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Thursday, August 5, 2010

Culpeper Militia Flag

Since colonial days, the rattlesnake has been used to portray the spirit of Americans. In 1751, Benjamin Franklin published a political essay describing the 13 American colonies as a snake divided reminding us of the danger of disunity.

In 1774, Colonel Gadsden of the Revolutionary Army emphasized this by printing the legend "DONT TREAD ON ME" on his flag.

The words swept the nation. The Culpeper Minutemen chose the coiled snake ready to strike and the words from Gadsden's flag, but then raised another defiant fist at the enemy by adding "LIBERTY OR DEATH"

The coiled snake might seem a strange symbol today, but it is effective, as no person who ever sees it forgets,...and thats the kindof message the Revolutionaries wanted to send.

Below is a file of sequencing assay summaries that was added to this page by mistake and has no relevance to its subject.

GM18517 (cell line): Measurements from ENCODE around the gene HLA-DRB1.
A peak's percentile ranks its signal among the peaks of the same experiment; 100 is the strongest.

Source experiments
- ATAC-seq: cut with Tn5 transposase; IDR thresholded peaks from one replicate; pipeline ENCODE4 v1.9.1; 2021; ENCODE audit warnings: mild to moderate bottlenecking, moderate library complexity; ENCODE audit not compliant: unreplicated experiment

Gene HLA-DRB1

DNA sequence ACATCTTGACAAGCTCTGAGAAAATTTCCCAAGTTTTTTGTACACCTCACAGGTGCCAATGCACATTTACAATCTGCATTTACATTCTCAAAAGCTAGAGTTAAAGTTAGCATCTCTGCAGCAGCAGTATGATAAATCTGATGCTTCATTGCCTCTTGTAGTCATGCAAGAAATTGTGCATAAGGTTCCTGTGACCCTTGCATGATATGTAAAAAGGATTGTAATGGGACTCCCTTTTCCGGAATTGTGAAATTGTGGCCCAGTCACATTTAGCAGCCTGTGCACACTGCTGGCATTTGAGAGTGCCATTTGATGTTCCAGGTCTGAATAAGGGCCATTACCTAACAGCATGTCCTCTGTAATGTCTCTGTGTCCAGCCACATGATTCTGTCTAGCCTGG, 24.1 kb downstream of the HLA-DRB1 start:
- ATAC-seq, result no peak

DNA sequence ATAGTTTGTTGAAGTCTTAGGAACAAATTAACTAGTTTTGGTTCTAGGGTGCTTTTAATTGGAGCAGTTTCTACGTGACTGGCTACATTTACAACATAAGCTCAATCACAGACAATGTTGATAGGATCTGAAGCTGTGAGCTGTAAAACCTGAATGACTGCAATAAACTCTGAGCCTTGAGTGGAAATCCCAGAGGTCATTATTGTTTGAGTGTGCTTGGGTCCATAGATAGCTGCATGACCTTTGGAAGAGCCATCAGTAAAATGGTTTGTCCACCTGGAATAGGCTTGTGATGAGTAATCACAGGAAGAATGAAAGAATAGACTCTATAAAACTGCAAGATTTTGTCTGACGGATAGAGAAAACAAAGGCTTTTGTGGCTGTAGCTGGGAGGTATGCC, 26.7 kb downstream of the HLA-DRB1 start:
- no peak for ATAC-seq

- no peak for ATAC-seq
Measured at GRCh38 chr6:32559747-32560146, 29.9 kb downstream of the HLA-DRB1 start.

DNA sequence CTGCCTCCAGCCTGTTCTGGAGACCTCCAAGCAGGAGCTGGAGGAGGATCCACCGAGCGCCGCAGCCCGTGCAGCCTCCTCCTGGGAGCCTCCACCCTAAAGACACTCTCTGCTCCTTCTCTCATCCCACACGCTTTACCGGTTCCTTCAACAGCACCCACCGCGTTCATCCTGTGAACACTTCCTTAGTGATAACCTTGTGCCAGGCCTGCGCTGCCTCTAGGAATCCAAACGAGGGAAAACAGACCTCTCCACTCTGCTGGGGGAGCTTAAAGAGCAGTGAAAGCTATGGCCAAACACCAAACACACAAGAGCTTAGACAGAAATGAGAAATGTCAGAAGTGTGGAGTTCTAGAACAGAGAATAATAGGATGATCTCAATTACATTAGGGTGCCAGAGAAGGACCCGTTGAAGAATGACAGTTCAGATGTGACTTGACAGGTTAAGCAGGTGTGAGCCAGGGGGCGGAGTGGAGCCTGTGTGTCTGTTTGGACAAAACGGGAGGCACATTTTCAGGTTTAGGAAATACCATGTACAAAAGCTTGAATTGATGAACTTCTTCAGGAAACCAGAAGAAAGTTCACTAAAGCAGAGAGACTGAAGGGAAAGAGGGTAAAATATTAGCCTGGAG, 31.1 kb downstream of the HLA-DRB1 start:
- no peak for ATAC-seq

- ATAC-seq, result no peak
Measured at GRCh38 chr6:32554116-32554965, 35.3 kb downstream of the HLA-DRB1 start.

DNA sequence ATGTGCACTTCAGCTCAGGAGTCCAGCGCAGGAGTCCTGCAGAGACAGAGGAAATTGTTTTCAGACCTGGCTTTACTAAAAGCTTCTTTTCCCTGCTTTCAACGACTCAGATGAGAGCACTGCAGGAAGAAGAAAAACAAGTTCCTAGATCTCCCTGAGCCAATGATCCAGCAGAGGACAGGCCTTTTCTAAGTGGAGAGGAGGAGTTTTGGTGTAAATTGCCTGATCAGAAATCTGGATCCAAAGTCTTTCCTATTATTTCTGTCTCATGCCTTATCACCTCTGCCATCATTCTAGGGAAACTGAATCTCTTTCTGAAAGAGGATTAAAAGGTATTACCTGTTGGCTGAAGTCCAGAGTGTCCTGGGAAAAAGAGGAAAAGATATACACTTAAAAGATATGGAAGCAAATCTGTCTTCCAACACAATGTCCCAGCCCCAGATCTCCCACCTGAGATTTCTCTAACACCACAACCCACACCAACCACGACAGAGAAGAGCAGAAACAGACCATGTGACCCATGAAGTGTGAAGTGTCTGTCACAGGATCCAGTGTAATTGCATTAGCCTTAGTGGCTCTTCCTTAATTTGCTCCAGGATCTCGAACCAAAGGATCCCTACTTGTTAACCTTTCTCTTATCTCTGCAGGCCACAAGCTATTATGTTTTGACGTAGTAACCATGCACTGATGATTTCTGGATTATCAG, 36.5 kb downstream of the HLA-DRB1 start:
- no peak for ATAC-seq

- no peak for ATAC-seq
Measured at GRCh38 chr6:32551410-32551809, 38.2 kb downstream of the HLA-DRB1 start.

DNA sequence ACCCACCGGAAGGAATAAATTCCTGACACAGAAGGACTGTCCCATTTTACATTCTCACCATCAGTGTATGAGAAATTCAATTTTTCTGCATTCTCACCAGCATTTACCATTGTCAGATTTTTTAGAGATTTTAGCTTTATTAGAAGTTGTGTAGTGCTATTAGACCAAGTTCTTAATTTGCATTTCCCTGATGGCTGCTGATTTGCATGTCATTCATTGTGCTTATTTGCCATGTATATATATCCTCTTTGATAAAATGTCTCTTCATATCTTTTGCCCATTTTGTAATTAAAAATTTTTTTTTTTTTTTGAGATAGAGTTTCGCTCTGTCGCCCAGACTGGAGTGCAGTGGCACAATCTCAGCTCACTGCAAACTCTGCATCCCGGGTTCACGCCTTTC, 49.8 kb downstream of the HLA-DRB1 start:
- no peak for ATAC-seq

Today's Tea Party has adpoted many of the Revolutionary War Period Flags, because the similarities between having our liberties abridged by the British and having our liberties abridged by the Obama administration.

History of the Culpeper Flag. This flag represented a group of about one hundred minutemen from Culpeper, Virginia. The group formed part of Colonel Patrick Henry's First Virginia Regiment of 1775. In October - November 1775 three hundred such minutemen, led by Colonel Stevens, assembled at Culpeper Court House and marched for Williamsburg. Their unusual dress alarmed the people as they marched through the country. The word "Liberty Or Death" were in large white letters on the breast of their hunting shirts. They had bucks' tails in their hats and in their belts, tomahawks and scalping knives.

You can purchase your own flags and many other historical flags at either one of the below web sites.

Gadsden and

Unit States Flag Co.

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